Usually your daily dose of The Muffin arrives in the morning, or at the latest, early afternoon. But today, I'm on vacation. (OK, actually I drove 700 miles - half way to Phoenix - to deliver my youngest daughter and two grandsons to their husband/father, respectively, because said daughter had emergency appendectomy surgery while visiting here last week and cannot fly for six weeks.) So, for today, you're receiving it at midnight (if you're an East Coast resident) and earlier in other time zones.
For those of you interested in travel writing, I'd like to offer a few hints that can turn a long (and perhaps tedious) road trip into a writing sale.
On our journey to Colorado, we stopped at several spots along our Nebraska route. Nebraska's Department of Travel and Tourism has a fun program called the Nebraska Passport. Various sites around the state are highlighted, and once you've obtained your "passport," you visit the sites and receive a stamp. Some of the sites in the program are natural tourist draws. Who wouldn't enjoy spending a day on a white, sandy beach or visit a top modern art museum?
Places like these may be obvious candidates for a story pitch to a travel or regional magazine. And, this sometime presents a problem since they ARE so obvious.
But some of the sites are so unique and offbeat - in a good way - that they are prime story material. For instance, who would think a petrified wood gallery would be interesting? Like my husband said, "Once you've seen a piece of wood, you've seen 'em all."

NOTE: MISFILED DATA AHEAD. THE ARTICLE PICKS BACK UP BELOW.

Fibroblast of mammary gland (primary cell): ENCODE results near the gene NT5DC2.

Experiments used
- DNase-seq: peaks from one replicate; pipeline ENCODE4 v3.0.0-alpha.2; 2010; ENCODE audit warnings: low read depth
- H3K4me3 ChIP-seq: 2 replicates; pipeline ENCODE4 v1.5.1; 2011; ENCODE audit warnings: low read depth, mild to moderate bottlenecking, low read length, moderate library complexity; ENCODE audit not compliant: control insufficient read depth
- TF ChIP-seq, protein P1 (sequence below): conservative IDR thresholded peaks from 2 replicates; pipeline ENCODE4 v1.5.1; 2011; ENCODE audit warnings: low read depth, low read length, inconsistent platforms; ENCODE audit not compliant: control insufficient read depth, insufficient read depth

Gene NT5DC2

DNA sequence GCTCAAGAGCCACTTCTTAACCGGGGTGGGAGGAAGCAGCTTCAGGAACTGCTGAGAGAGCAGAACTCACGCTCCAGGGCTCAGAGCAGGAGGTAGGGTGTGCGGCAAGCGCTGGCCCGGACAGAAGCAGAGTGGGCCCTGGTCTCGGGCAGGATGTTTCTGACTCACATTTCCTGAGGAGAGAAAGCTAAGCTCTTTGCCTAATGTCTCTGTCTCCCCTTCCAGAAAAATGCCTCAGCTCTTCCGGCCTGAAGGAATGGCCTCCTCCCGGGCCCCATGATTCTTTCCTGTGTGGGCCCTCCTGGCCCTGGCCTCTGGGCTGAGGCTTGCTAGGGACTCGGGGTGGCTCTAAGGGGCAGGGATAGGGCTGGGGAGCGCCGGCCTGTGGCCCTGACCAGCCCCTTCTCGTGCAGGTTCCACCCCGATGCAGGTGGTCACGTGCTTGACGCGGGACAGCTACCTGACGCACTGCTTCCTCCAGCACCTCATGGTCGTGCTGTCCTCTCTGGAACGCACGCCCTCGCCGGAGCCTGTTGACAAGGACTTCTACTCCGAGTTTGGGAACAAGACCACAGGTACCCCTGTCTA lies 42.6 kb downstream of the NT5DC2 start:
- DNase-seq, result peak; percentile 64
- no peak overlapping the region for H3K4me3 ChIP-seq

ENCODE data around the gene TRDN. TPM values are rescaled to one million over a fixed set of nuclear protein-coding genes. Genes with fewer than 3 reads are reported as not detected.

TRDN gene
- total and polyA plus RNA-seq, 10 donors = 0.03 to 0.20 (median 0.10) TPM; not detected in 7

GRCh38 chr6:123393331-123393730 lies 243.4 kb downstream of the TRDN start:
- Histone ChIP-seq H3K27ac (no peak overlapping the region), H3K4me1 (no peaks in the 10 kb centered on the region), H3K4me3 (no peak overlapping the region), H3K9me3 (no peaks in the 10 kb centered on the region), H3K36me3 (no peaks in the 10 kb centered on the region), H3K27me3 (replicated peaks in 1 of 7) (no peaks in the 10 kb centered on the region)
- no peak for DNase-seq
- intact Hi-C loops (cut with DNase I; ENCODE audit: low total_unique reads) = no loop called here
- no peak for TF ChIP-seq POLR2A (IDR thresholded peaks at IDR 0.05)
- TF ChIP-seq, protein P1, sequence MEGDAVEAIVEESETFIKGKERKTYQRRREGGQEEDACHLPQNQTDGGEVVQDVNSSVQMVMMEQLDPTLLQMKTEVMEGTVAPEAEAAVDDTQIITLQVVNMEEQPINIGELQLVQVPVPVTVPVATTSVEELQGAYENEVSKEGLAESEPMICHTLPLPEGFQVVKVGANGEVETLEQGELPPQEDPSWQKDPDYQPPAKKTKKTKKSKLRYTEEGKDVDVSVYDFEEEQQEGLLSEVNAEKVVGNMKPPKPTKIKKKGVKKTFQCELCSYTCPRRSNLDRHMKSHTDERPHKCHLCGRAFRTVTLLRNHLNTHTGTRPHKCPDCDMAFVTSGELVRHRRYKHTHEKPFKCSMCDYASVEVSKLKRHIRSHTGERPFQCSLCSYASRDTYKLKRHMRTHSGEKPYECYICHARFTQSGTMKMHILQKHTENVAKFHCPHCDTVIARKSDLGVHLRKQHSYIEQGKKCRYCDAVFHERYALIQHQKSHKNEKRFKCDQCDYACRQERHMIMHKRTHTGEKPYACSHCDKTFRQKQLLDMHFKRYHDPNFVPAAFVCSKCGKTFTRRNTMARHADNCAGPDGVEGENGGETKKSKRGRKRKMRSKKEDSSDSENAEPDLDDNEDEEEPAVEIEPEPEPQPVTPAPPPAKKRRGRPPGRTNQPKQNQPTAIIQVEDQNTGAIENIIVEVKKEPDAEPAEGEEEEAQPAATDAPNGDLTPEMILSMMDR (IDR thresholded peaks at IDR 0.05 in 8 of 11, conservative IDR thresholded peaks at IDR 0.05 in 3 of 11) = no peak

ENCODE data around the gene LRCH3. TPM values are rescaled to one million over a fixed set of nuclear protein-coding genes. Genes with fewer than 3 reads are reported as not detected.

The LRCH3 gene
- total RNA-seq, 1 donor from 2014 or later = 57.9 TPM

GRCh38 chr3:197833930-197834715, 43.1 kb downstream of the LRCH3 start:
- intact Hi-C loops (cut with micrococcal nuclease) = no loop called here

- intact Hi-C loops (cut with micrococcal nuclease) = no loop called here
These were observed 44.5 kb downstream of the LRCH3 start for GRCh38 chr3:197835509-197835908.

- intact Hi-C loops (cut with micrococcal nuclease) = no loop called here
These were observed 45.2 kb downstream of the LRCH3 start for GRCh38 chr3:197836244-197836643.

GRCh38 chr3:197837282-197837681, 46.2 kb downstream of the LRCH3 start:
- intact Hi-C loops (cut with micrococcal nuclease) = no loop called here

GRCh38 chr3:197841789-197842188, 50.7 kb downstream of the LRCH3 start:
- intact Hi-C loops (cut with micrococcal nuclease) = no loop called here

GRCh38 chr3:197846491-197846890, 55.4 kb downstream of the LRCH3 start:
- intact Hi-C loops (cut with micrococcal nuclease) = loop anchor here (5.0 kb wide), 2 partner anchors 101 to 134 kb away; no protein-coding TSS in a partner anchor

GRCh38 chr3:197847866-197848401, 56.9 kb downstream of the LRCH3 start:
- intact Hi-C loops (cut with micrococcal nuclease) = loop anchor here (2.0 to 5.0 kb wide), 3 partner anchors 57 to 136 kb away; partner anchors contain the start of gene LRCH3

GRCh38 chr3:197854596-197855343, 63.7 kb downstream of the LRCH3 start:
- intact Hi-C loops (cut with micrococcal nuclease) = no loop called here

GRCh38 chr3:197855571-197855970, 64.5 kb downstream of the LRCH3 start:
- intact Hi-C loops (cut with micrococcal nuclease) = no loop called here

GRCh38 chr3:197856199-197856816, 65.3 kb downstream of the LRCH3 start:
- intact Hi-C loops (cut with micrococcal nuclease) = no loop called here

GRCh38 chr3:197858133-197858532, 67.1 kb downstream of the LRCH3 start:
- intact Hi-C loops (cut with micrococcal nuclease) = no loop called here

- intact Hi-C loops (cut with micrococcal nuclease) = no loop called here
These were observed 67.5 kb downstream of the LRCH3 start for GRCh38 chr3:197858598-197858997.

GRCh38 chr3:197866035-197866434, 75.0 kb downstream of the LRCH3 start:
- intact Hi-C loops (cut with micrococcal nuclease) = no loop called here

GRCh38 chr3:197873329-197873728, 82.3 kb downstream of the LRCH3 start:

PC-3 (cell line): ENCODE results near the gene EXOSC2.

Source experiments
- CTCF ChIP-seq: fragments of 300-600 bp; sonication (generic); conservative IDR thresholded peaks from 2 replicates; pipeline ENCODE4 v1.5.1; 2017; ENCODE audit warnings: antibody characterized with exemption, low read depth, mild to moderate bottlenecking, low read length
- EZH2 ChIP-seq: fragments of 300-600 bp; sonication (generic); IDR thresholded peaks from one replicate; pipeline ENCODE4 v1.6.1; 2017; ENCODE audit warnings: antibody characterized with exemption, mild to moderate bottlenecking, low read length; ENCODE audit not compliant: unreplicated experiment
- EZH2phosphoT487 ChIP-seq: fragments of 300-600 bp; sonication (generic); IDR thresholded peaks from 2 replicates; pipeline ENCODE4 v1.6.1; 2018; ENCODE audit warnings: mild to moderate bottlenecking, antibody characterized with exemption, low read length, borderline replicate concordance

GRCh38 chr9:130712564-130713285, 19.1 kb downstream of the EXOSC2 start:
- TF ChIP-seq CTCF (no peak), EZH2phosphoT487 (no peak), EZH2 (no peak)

Then we ventured into Ogallala, Nebraska's Petrified Wood Gallery and discovered not all chunks of wood are created equally. Niche and unique travel spots make the best stories and fillers. I've already decided which markets I'm pitching this priceless gem!
Before we left on this whirlwind trip that would lead us to Trinidad, Colorado, I plotted a route and checked travel websites to discover what places we may want to visit. I use Nebraska's tourism website regularly, so it was easy to navigate. A few suggestions from the website triggered stops that I may have otherwise not considered. (Same process for Colorado stops!)
Don't forget about checking with CVBs (convention and visitor's bureaus) to see what events are happening. You may discover a conference, exhibit or show that would lead to a story.
Whenever we travel, I use Yelp to get ideas for restaurants, hotels and shopping. Plus, I make sure I post a review when I return from a trip. I've discovered it's a good exercise in writing a concise, honest review - a skill any writer can use for any type of work!
The next time you head out on a road trip, consider your route and check with local, regional and state tourism groups. You may be surprised at what type of article sales you'll find!
by LuAnn Schindler